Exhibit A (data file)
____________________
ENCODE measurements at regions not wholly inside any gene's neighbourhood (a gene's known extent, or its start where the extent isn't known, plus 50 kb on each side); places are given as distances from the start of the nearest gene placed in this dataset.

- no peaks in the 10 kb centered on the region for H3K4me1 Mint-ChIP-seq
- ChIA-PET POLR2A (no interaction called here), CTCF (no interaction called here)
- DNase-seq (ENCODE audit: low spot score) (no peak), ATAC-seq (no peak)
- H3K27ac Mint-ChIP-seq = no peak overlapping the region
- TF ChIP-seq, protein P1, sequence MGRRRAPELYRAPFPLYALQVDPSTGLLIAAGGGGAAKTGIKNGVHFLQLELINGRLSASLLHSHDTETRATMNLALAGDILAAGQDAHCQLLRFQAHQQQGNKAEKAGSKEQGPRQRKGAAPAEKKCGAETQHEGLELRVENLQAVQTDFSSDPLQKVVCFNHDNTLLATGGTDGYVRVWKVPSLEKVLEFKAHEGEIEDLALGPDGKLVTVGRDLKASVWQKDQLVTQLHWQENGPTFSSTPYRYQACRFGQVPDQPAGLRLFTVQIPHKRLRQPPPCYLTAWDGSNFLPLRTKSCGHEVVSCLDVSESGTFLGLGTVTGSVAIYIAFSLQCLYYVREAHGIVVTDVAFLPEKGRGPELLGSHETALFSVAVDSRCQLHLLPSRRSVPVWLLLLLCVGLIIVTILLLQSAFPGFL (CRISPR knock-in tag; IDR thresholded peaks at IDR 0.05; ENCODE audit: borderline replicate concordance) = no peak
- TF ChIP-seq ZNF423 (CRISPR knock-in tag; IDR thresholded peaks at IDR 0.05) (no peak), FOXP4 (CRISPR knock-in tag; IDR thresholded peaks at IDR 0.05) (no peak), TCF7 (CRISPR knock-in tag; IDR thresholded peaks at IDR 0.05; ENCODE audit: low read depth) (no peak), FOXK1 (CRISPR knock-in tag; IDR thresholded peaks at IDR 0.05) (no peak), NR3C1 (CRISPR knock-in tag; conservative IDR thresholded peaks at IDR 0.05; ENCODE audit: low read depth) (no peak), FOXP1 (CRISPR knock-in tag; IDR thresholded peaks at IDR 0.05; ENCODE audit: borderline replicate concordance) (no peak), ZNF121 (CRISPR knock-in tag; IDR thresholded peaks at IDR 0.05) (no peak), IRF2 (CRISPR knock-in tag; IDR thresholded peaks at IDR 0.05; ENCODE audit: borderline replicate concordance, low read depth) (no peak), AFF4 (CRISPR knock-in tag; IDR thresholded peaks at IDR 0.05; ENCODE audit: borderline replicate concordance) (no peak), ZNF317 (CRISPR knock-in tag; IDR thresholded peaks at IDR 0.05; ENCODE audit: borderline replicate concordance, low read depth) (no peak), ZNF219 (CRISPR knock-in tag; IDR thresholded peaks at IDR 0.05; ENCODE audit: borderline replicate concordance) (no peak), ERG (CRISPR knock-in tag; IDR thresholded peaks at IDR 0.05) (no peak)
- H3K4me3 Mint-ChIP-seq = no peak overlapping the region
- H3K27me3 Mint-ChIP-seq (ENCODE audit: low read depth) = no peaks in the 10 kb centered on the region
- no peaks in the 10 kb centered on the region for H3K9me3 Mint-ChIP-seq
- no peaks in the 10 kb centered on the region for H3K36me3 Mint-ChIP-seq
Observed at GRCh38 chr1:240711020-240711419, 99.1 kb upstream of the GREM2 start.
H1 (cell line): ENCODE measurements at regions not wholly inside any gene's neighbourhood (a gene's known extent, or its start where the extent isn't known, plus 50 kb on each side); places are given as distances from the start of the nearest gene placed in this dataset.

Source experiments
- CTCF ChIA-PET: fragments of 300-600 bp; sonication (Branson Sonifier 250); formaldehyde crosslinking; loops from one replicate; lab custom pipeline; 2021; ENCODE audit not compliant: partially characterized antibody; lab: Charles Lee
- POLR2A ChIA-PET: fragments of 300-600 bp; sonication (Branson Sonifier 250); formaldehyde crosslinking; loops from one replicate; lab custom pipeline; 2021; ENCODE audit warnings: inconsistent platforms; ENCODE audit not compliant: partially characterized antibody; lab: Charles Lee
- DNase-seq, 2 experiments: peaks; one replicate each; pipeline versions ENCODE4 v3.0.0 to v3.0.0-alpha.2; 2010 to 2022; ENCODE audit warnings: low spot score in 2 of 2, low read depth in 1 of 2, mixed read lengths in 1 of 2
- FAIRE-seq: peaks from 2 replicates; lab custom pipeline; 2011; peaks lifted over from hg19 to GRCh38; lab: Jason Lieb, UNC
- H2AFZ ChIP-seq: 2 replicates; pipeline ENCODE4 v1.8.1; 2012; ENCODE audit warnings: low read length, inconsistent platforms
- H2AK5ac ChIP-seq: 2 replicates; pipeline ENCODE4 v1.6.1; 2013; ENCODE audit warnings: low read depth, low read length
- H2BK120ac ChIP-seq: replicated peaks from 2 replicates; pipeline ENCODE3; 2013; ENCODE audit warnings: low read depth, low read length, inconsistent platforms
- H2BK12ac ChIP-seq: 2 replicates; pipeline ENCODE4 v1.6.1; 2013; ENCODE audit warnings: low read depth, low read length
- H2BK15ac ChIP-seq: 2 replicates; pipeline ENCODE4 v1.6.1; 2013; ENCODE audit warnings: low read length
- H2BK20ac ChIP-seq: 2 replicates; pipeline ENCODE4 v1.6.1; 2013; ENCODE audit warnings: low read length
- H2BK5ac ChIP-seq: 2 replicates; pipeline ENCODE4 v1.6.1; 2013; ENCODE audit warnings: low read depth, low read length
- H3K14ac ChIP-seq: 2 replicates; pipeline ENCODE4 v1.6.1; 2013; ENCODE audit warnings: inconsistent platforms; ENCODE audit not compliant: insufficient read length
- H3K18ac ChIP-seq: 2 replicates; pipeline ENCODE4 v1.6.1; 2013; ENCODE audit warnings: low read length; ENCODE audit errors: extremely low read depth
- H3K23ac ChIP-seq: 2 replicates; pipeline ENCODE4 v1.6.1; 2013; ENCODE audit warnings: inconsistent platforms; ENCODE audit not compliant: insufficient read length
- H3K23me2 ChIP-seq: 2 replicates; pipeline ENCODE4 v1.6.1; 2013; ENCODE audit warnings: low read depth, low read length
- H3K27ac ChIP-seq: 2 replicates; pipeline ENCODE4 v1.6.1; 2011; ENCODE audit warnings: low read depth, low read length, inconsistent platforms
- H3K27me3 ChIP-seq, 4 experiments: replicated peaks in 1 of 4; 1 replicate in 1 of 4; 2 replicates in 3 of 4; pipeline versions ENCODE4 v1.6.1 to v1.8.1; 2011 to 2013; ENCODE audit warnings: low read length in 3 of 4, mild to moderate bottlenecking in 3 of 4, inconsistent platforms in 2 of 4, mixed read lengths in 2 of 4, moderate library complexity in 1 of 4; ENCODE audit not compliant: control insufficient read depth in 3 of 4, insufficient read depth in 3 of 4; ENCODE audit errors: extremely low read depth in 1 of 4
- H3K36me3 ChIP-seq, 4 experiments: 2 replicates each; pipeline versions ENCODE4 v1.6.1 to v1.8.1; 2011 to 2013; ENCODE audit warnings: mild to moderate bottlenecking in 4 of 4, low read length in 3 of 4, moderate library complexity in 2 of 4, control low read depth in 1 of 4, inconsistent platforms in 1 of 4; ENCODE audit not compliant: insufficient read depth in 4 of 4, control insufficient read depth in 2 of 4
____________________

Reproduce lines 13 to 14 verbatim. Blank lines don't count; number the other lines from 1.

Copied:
H1 (cell line): ENCODE measurements at regions not wholly inside any gene's neighbourhood (a gene's known extent, or its start where the extent isn't known, plus 50 kb on each side); places are given as distances from the start of the nearest gene placed in this dataset.

Source experiments